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The alkali earth metals form the two left-most column of the periodic table of the elements, other than hydrogen. See wikipedia articles:
http://en.wikipedia.org/wiki/Alkali_metal
http://en.wikipedia.org/wiki/Alkaline_earth_metal

Now "alkali" means that these are in a sense the opposite of "acid". One of the ancient uses of alkali materials is in the conversion of corn into hominy (or, for those in the southern US, grits similar to posole, polenta or farina ).

The conversion of corn to hominy is of ancient origin. From a nutrition point of view it is useful because it increases the availability of the lysine and tryptophan proteins in the corn. See http://www.practicallyedible.com/edible.nsf/pages/hominy This helps prevent the nutritional disease pellagra http://en.wikipedia.org/wiki/Pellagra

In ancient times, hominy was manufactured by soaking corn in a mixture of water and ashes. This is equivalent to the modern method, which is to soak the corn in lye.

So my question is this: why is it that ashes are alkali?

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closed as off topic by gigacyan, David Z Feb 3 '11 at 23:56

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Hint: Of course I wouldn't be asking this question on Physics Stack Exchange if I didn't already know (or believe) that the answer is relevant to an understanding of physics. –  Carl Brannen Jan 31 '11 at 0:35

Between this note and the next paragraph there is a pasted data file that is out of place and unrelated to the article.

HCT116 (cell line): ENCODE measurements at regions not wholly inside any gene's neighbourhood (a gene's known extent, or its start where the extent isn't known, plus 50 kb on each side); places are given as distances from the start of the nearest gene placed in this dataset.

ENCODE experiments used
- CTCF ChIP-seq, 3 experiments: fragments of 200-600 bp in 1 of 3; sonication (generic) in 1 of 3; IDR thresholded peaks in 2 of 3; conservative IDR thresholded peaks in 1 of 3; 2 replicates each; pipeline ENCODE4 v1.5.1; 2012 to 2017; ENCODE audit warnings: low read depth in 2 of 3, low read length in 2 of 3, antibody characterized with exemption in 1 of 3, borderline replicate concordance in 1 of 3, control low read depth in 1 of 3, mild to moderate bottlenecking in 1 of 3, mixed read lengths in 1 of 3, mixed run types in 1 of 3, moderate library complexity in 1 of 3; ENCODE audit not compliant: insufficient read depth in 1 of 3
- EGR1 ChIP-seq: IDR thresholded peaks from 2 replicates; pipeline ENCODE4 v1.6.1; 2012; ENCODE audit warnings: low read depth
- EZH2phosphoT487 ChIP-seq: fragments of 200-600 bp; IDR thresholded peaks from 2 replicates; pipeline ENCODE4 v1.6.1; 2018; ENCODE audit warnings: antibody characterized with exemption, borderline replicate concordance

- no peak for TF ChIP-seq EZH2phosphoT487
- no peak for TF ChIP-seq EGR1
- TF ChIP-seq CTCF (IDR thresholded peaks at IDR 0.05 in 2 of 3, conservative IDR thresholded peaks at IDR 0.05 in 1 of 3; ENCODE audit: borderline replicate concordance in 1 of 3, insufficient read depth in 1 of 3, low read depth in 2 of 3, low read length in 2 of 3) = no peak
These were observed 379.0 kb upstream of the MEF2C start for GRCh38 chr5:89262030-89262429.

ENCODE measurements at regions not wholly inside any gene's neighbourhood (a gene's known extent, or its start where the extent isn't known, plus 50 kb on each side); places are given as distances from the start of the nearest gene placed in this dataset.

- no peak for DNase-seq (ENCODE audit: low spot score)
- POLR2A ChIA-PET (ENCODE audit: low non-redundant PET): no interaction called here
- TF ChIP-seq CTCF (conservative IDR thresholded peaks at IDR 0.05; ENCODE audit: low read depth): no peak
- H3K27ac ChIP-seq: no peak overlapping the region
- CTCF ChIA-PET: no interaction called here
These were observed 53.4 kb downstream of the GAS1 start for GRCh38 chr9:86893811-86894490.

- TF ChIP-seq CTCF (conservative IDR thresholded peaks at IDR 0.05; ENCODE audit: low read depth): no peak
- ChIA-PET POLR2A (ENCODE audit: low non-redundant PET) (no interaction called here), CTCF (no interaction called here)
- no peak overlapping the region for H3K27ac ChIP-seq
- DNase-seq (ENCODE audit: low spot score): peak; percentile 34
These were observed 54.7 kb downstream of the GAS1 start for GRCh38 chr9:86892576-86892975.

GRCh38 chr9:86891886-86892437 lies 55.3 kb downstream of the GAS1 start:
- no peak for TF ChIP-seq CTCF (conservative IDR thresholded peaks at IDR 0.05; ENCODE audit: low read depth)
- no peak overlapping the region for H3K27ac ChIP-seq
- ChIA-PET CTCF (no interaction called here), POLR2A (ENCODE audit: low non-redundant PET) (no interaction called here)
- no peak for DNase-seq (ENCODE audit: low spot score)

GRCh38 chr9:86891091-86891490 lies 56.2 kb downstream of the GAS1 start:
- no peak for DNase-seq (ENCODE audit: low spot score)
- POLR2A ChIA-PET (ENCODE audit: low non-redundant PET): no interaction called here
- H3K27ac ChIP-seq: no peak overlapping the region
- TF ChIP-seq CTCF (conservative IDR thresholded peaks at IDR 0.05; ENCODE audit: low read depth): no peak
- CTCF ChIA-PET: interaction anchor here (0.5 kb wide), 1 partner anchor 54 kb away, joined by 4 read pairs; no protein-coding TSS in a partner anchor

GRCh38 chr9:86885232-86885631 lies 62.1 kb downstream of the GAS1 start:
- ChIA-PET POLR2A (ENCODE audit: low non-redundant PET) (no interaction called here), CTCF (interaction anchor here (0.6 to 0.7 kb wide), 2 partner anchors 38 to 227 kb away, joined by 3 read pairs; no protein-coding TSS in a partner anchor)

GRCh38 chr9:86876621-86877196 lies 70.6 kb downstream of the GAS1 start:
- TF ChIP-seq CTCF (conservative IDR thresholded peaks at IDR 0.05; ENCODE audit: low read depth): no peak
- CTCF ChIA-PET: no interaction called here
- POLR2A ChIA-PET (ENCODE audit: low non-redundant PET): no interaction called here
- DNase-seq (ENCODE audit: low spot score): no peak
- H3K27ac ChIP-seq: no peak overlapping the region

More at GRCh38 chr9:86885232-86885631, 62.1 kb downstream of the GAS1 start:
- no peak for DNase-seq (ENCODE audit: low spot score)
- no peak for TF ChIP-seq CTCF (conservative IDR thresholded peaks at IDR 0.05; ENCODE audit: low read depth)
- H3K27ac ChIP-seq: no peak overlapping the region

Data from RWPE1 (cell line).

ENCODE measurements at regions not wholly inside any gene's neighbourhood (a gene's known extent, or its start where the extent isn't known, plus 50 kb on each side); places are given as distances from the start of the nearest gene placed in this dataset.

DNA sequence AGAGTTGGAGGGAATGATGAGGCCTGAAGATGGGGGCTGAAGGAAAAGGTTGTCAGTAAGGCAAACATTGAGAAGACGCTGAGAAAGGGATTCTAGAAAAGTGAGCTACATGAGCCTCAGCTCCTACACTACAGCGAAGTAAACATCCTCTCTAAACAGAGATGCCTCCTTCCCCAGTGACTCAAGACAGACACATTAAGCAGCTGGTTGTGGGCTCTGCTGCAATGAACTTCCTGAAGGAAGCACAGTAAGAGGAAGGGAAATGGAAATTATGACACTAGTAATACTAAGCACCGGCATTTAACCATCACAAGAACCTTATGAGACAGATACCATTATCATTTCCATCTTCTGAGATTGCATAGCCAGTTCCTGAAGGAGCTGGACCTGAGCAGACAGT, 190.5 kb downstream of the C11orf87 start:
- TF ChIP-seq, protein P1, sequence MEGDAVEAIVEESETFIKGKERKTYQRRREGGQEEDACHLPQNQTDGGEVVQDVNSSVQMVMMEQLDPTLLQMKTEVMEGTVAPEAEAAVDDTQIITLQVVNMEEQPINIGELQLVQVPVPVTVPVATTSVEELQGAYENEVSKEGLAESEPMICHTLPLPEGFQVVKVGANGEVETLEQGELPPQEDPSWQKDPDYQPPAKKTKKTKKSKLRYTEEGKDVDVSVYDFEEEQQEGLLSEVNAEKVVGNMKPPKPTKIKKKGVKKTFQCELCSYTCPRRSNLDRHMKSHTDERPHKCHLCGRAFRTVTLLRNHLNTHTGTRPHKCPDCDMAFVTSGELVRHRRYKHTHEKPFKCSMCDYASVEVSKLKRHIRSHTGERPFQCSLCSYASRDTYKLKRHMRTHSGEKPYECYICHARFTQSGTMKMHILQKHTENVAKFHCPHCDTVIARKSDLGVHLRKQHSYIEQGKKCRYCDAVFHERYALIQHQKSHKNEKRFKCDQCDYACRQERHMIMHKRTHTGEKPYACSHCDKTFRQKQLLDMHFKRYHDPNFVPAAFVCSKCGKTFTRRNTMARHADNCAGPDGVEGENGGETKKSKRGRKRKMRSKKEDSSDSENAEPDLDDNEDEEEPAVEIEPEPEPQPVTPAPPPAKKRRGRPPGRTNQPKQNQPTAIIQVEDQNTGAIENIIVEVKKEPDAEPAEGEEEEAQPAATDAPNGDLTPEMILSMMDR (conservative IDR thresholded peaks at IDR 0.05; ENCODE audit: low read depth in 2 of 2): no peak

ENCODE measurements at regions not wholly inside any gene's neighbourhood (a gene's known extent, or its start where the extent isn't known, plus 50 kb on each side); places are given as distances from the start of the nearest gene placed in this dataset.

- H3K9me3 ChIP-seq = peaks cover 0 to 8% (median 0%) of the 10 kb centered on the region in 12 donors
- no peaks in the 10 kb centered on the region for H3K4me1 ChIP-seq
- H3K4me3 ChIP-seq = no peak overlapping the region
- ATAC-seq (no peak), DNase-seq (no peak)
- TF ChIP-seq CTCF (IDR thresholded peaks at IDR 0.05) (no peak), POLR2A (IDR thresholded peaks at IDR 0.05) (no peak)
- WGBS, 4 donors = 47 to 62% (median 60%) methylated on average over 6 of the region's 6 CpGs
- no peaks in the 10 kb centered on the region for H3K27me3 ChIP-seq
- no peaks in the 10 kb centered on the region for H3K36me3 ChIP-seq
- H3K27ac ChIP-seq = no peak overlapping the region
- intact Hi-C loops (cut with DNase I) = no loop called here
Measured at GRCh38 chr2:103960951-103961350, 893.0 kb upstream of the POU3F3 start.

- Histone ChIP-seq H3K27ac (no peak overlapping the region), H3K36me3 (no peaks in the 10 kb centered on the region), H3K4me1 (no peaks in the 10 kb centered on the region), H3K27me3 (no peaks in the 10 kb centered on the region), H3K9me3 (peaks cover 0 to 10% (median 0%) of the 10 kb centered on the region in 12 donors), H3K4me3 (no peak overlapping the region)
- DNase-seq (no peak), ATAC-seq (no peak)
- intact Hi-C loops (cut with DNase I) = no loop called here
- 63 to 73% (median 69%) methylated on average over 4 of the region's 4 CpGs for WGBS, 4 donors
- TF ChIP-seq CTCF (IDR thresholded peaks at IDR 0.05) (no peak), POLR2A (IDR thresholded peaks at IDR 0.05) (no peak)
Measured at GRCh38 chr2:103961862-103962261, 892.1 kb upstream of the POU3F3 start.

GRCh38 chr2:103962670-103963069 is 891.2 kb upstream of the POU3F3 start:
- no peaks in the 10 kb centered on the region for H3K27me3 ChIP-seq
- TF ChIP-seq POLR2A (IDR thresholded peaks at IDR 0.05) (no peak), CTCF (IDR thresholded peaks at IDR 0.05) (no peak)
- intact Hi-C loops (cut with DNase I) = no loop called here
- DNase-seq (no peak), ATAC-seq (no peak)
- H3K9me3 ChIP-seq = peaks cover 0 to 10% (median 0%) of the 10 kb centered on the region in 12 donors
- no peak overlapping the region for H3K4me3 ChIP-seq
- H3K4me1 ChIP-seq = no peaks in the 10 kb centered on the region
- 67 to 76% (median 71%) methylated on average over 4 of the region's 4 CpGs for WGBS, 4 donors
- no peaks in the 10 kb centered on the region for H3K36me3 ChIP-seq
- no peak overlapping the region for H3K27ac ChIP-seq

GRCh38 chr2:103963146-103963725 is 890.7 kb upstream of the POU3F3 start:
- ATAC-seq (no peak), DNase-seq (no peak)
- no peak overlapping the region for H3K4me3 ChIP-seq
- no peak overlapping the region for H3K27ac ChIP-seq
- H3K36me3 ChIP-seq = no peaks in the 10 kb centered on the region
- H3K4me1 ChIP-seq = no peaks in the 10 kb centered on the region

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I don't see how is this question related to physics. –  gigacyan Jan 31 '11 at 8:20
    
I do not believe in believes. I know, this is chemistry. –  Georg Jan 31 '11 at 22:17
    
Heat is as much a part of physics as it is a part of chemistry. –  Carl Brannen Jan 31 '11 at 22:20
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Heat is totally a part of physics. Acid-base reactions are totally a part of chemistry. –  Jerry Schirmer Feb 1 '11 at 2:23

2 Answers 2

Where I live we have a problem with a bushy plant called Tamarix. This is a nasty invasive plant that takes over everything. It is also practically indestructible. It is called salt cedar because it salinates soils. These voracious bushes have long tap roots which reach the water table and pull up water with alkaline salts. The plant then secretes most of this into the soil, further damaging ecosystems.

This is an extreme example, but trees usually tap root into the water table where there are dissolved salts and alkaline metal compounds. These then accumulate in the xylem.

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-1 The question from Carl is somewhat strange, maybe, but this answer is stranger –  Georg Jan 31 '11 at 21:54

Partial answer: A fire increases the temperature. This separates things which are volatile from things which are non volatile. Examining the periodic table of the elements we see that the base forming oxides are on the far left (i.e. the alkali and alkali earths), while the acid forming oxides are on the far right (i.e. the halogens). So what is happening is that the acid forming atoms are more volatile.

Consequently, the problem reduces to the question, "why is it that the oxides of the alkali and alkali earths metals are non volatile, while the halogens and their oxides are volatile?" This is a question that can be answered completely in physics; it's due to their electron configurations.

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